Since 2006, I have spent time in a number of Arab cities examining youth-generated media – that which were made famous in connection with protests in Tunisia, Egypt and elsewhere in the Arab world. Youth-generated media refer to the communicative ways in which young people actively challenge the social, political and cultural spheres of power with the intense excitement of a social movement. From vibrant graffiti, protest songs and placard writings to tweets and Facebook campaigns, youth are exercising their communication rights across the Middle East and North Africa.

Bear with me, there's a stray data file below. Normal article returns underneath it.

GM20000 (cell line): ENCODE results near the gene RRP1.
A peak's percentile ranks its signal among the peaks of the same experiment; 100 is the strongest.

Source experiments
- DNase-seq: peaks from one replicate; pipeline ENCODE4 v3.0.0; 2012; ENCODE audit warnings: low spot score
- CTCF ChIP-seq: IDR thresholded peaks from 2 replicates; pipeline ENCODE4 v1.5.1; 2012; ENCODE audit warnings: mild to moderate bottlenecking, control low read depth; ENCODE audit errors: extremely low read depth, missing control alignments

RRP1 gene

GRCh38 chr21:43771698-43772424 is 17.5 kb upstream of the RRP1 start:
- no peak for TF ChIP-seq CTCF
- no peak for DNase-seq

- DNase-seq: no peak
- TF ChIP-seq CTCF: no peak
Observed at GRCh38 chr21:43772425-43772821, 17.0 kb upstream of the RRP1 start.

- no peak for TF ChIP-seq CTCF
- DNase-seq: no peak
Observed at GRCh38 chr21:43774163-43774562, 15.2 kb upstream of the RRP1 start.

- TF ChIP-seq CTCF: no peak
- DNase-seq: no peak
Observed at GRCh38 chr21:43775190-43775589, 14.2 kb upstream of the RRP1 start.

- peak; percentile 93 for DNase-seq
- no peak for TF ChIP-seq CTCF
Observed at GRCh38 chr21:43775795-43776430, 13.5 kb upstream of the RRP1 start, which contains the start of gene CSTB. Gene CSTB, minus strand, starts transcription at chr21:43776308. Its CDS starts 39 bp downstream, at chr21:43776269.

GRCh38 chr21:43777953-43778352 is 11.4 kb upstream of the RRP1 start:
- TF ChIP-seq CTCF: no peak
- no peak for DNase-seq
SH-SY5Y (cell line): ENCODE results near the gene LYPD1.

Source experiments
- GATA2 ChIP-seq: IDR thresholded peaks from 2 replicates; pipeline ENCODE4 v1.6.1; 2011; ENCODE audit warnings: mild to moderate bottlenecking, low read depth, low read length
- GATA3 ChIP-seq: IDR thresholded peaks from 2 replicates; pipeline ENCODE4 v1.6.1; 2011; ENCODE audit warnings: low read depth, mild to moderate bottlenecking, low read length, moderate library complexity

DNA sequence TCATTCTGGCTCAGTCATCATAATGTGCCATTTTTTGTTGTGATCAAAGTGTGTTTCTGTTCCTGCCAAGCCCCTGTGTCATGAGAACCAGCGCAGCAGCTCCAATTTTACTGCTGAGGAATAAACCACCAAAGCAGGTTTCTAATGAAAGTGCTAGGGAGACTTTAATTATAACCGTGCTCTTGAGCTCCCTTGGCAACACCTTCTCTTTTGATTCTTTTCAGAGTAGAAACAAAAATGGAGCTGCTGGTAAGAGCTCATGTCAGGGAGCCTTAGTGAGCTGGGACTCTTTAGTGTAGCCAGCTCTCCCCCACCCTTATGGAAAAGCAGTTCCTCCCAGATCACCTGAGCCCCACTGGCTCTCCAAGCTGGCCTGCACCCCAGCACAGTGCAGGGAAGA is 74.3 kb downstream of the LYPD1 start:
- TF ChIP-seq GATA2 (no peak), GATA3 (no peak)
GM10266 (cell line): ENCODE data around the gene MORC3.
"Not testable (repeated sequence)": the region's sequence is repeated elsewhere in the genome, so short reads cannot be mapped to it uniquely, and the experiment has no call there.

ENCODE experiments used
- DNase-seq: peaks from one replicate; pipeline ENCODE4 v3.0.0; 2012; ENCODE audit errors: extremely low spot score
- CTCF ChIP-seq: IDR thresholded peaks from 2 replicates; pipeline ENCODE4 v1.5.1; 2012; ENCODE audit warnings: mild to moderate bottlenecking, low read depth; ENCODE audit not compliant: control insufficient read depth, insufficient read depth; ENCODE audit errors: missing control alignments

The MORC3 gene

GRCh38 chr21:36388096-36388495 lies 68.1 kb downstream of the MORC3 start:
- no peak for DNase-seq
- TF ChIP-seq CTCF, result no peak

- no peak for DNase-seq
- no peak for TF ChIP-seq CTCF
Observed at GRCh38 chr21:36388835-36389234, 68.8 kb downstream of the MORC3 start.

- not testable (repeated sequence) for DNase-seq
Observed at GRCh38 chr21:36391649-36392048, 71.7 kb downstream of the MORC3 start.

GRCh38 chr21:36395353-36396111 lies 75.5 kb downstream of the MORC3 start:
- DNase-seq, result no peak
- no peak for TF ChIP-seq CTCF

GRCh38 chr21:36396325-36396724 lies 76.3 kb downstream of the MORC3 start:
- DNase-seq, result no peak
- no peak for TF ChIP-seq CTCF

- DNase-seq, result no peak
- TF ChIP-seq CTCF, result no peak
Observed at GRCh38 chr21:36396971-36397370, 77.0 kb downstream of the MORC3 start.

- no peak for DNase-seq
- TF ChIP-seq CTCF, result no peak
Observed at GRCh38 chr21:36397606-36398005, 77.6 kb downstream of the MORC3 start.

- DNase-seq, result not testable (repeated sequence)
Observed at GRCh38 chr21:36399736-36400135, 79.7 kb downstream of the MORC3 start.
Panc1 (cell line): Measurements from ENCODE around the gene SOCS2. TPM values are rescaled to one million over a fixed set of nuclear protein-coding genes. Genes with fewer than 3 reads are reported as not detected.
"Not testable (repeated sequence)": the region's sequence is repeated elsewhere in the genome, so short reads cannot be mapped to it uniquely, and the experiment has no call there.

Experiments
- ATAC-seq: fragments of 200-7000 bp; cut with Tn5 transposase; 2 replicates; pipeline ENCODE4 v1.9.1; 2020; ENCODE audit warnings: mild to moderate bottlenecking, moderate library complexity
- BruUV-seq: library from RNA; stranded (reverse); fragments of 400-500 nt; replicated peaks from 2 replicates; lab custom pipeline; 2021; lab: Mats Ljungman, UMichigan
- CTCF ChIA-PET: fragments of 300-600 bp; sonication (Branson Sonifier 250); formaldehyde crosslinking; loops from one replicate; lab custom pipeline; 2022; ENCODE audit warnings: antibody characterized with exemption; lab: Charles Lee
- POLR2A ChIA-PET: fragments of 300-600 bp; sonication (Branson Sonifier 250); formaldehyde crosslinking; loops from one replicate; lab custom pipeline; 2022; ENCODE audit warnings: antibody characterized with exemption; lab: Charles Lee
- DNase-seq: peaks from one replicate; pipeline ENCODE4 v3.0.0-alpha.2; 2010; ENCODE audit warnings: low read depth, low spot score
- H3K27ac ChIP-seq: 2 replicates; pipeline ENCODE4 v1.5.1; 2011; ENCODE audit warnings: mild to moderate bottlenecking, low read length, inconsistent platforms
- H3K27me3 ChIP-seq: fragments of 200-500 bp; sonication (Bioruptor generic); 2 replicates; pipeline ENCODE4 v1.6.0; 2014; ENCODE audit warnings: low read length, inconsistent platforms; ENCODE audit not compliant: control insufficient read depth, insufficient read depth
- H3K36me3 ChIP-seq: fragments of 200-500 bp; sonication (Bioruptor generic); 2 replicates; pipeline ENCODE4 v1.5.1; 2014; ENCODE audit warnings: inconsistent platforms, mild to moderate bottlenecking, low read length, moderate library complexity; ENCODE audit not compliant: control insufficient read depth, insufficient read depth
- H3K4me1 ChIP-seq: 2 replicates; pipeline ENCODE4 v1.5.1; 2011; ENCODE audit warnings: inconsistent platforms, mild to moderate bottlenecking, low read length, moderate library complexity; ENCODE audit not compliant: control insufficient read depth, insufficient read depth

Joe F. Khalil is an associate professor of communication in residence at Northwestern University in Qatar and a visiting research fellow at the London School of Economics. An expert on Arab television production and programming, Khalil has more than fifteen years of professional television experience as director, executive producer and consultant with major Arab satellite channels, and has conducted workshops on behalf of USAID, USIP, IREX and the University of Pennsylvania. Khalil’s scholarly interests revolve specifically around Arab youth, alternative media and global media industries. Khalil has authored a policy monograph on Arab satellite entertainment television and public diplomacy, and is also co-author of Arab Television Industries (Palgrave Macmillan, 2009, with Marwan Kraidy). He is currently working on a book project based on his dissertation, “Youth-Generated Media in Lebanon and Saudi Arabia,” which examines alternative media cases in both countries. He received his PhD from Southern Illinois University.